When the likes of Herz or Lombard vehicle leasing need to move cars from A to B they employ automotive logistics companies who provide drivers and manage the collection/delivery of individual vehicles. The drivers often save their expenses by hitching home; you will have seen them on the side of the road with temporary registration plates.
There is a considerable market in the UK for vehicle delivery but the method of setting up contracts and specific movements has been less than “digital” even into the mid 2010’s. Issues include the size of the supplying companies; generally small, the short notice of the individual vehicle movements, the average billing is small and company demand can be haphazard.
Web project evolution
A group of 5 logistics companies came together to try and set standards and represent the industry, creating the ADVDA (Association of Driven Vehicle Delivery Agents). A set of standards were established, and the next step was to leverage the combined services of the companies and build the combined business. The group identified the need to manage bookings more efficiently, and the advantage of providing customers with a better service. The idea to create a central booking platform for all vehicle movements was envisaged.
Stage 1; Proposition
Braid helped the ADVDA in its infancy through the creation of branding and a website. There were early discussions about how the ADVDA could leverage its associate members, with the idea of a central booking platform the result. Braid was commissioned to investigate the possibilities of the project and produce a proposition plan.
Initial planning involved platform research, market estimates, technology audit and partner 1;1 discussion to anonymise the views of the 5 businesses funding the project. Tech audits of existing internal systems were necessary to understand how each service company could interface with a central platform. This included planning systems, dedicated ap systems and accountancy packages. From the analysis it became clear there were common methods, and problems. A common methodology was identified along with a series of conflicting issues. i.e. accounts policies, driver handover checklists.
A skeleton structure for an online job-trading platform was created along with an outline of potential rules and procedures. This specification was presented to the 5 partner companies. They approved the transformational concept and commissioned a project briefing and costings exercise.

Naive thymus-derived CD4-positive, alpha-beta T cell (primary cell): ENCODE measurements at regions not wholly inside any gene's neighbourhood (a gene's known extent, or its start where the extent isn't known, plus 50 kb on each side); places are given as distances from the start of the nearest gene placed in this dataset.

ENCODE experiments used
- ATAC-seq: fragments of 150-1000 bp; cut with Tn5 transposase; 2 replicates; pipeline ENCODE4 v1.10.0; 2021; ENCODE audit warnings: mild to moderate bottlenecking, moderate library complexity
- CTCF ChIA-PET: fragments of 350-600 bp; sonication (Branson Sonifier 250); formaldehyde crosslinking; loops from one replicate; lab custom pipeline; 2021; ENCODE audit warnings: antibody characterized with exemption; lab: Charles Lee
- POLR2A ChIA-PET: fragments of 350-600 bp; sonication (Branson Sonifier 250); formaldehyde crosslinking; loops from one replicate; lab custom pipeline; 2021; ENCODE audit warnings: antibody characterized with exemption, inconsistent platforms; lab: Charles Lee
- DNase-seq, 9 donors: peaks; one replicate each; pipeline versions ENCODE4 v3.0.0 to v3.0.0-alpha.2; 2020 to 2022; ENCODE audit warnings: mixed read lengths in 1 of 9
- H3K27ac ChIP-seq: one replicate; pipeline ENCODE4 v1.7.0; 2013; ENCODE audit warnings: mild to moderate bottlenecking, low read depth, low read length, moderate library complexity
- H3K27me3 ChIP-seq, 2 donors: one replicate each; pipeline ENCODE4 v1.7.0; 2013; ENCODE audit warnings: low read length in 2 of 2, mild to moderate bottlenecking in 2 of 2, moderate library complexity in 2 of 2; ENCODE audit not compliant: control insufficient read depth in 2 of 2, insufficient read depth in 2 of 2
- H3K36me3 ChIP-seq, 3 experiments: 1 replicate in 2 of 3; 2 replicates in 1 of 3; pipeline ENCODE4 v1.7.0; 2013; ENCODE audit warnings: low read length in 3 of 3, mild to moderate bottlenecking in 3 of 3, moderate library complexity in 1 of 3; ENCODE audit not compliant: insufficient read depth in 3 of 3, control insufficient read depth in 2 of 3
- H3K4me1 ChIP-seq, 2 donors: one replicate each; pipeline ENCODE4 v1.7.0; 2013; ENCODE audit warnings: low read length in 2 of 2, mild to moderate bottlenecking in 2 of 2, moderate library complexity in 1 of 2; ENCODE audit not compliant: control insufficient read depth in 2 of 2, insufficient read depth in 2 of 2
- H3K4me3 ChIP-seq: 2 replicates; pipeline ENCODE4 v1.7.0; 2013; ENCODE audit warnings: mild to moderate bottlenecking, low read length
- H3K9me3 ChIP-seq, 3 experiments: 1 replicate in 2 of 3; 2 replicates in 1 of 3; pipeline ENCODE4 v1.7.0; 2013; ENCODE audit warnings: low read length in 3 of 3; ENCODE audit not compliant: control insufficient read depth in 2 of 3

Step 2; Project proposal
Braid developed a detailed project brief in conjunction with the project leader for the ADVDA. The brief established the requirements of the project in technical and creative terms. Braid identified suitable suppliers, for both development, legal and accounting services.
A project costing was developed. In addition the funding structure was proposed, alongside a method for delivering the project that ensured the partner companies could benefit from Research and Development tax offset.
Once pitched, we coordinated ADVDA discussions on how to structure the project. One outcome was the creation of a new company (AMOS; Auto movement online solution) to manage the commercial aspects of the project.
Step 3; Web build
Braid developed the organisational structure for the management of jobs being placed on the platform and being bid for/assigned to supplier companies. Braid developed the business rules by which customers and suppliers would operate, along with company rules (given there were 5 shareholder businesses) Ensuring the rules met all 5 supplying companies existing procedures, interfaced with their technical platforms and provided a standard that all companies could adhere too was the achieved objective.
Braid developed the project structure and plan in partnership with the AMOS owners and the development teams. We managed the building of the web interface, api’s and admin platforms. As the project developed the business rules and processes were further developed by Braid in conjunction with the AMOS owners. Some of the partner companies needed to migrate to a new accounting platform (Xero) to ensure the interface would work, but this recommended change had other benefits within the organisations.
Braid coordinated the testing methodology, delivering all initial testing, and guiding partner companies and client companies through the testing process. The accumulated feedback was built into the project to improve the platform and satisfy a variety of shareholder requirements as well as make tweaks that would suit potential client companies.
Braid established the accounting function (Xero) and the secure interfaces between the platform and accounts for all charges related to the platform
Braid provided a marketing plan although the partners adopted only parts of this in favour a soft launch prior to full commitment.
AMOS launched a couple of weeks late, but on budget.
The platform was adopted by a number of national companies. Braid also brought about the tax-saving approach of treating the project as R+D.
AMOS did not go on to develop a national profile. Insufficient client companies were recruited to create critical mass. There was only limited marketing of the platform. Ultimately AMOS failed due to a lack of commitment.
A useful lesson!
Within 12 months, Autotrader and Movex had launched their versions of the same system.